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When the ASCII code for any character, say ‘A’, is sent to be displayed on LCD module, the module

's controller looks up the appropriate 5x8-pixel pattern in ROM (read-only memory) and displays that pattern on the LCD. There are 8 symbol locations where a custom character can be stored as shown in the following right table. These locations will have a particular bitmap layout corresponding to the custom character. To display an arrow sign, the bitmap values are mapped to a base address location, say 64 (ASCII code 0). The symbol locations with their base addresses are given below:

ASCII Code 0 1 2 3 4 5 6 7

Base Address 64 72 80 88 96 104 112 120

This is achieved by first sending the address location (64) to LCD command register. Next, the bitmap values (0, 4, 2, 31, 2, 4, 0, 0) are sent to the LCD data register. Now the arrow sign gets stored at the first address. Now whenever this symbol is to be displayed, its location needs to be sent to the command register of LCD.

The concept here lies in the fact one can write to the CG RAM. When an LCD is first powered up. When the controller receives an ASCII code in the range that's mapped to the CG RAM. Each byte of CG RAM is mapped to a five-bit horizontal row of pixels. These characters correspond to ASCII codes 0 through 7. Switch to Data Mode by changing the setting of RS pin . The steps involved are:    Set RS (Register Select) and R/W (Read/Write) pins of the LCD to initialize the LCD to accept instructions Set the CG RAM address by sending an instruction byte from 64 to 127 (locations 0-63 in CG RAM). Writing to CG RAM Writing to CG RAM is a lot like moving the cursor to a particular position on the display and displaying characters at that new location. it uses the bit patterns stored there to display a pattern on the LCD. so 64 bytes of CG RAM is enough to define eight custom characters. thereby defining one’s own graphic symbols. If necessary. CG RAM contains random garbage bits.There's a 64-byte hunk of RAM (random-access memory) that the LCD controller uses in the same way as character-generator (CG) ROM. CG RAM may be cleared by writing 00 into each CG RAM cell. and LCD characters are typically eight rows high.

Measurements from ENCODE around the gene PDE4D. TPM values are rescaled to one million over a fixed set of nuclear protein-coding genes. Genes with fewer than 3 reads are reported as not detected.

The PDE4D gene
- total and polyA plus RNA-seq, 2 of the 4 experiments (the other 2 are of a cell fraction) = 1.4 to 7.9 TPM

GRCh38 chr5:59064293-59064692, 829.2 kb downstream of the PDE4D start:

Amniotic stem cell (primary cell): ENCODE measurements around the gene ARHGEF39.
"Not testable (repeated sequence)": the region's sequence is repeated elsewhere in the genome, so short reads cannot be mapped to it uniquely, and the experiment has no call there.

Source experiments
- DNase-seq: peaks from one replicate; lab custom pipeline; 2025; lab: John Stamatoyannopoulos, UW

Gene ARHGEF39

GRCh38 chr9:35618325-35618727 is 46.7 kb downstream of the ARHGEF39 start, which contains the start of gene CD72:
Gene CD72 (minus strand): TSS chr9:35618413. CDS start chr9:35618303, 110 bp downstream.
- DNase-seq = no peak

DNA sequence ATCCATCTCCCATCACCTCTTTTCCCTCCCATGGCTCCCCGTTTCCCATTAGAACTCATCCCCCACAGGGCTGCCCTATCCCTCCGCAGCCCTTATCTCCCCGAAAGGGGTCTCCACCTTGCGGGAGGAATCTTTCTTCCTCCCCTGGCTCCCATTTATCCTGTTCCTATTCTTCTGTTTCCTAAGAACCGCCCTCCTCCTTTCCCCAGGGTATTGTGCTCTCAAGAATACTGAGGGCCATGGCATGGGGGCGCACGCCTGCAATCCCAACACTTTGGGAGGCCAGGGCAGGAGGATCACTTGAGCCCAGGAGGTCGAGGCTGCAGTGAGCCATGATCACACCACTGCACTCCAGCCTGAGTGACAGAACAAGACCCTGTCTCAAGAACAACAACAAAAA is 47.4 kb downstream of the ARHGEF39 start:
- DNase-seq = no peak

j. R/W (pin5) and EN (pin6) are connected to the pins 0. 128.i++) for(j=0.  To display the defined custom character print ASCII codes 0 through 7. switch to Command Mode to set address counter to a valid display address (e. The LCD controller automatically increments CG RAM addresses. sbit rs=P3^0. //Register select pin // Read write pin //Enable pin void delay(unsigned int count) { int i. in the same way as it increments cursor positions on the display. void lcd_command(unsigned char comm) { lcd_data_pin=comm. sbit en=P3^6. To leave CG RAM. P3^1 & P3^6. Now bytes are once again being written to the visible portion of the display. 1 and 6 of port P3 of the controller (P3^0.  Send bytes with the bit patterns for your symbol(s). //Function to send commands to LCD.h> sfr lcd_data_pin=0xA0. sbit rw=P3^1. //Program to create and display custom characters note symbol smilies. output of microcontroller AT89C51 (from port P2) goes to data pins of LCD numbered 7-14. respectively).j++). or the home instruction (byte 2). In the circuit.i<count. The control pins RS (pin4). musical #include<reg51.g.j<1275. . for(i=0. 1st character of 1st line). } // Function to provide time delay in msec. the clear-screen instruction (byte 1). heart.

en=0. delay(1). } //Function to send data to LCD void lcd_ini() { //Function to initialize the LCD lcd_command(0x38). en=1. delay(2). } //Set cursor to blink at line 1 positon 2 . en=0. rw=0. } void lcd_data(unsigned char disp) { lcd_data_pin=disp.en=1. rs=0. lcd_command(0x82). lcd_command(0x0F). delay(1). rs=1. delay(2). rw=0. delay(2).

lcd_data(4). lcd_data(4). delay(10). lcd_data(0). lcd_data(10). . lcd_data(17). //Address of the location where the character is to be //Address where values of the first custom character is // Displaying the character created at address 0x64 lcd_command(72). lcd_data(17). lcd_data(21).void character() { lcd_command(64). lcd_data(14). lcd_data(10). lcd_data(0). lcd_data(0). lcd_data(0). lcd_data(0). lcd_command(0x80). displayed lcd_data(0). lcd_data(10). stored lcd_data(0). lcd_data(1). lcd_command(0xC0). lcd_data(0).

lcd_data(5). lcd_data(0). lcd_data(14). delay(10). lcd_data(3). lcd_data(1).delay(10). lcd_command(0x84). lcd_data(27). lcd_data(2). lcd_data(3). . lcd_command(0x82). lcd_command(80). lcd_data(0). lcd_data(24). lcd_command(88). lcd_data(0). lcd_data(11). lcd_data(9). delay(10). lcd_data(17). lcd_data(9). lcd_data(10). lcd_data(4). lcd_data(0).

lcd_data(0). lcd_data(31). lcd_command(104). lcd_data(5). lcd_data(17). lcd_data(0). lcd_data(17). delay(10). lcd_data(14). lcd_data(14). lcd_data(17). lcd_command(0x86). lcd_data(10). lcd_data(0). lcd_data(0). delay(10). lcd_data(10). lcd_data(0). lcd_data(4). lcd_command(112). lcd_data(14). lcd_data(4). . lcd_data(0).lcd_command(96). lcd_command(0xC2).

lcd_data(0). delay(10). lcd_data(0).lcd_data(0). lcd_data(17). lcd_data(7). lcd_data(14). lcd_data(6). lcd_data(10). lcd_data(4). lcd_data(10). lcd_command(0xC6). lcd_data(0). lcd_data(17). } void main() . delay(10). lcd_data(0). lcd_data(4). lcd_command(0xC4). lcd_command(120). lcd_data(0). lcd_data(17). lcd_data(0). lcd_data(31).

character(). } .{ lcd_ini().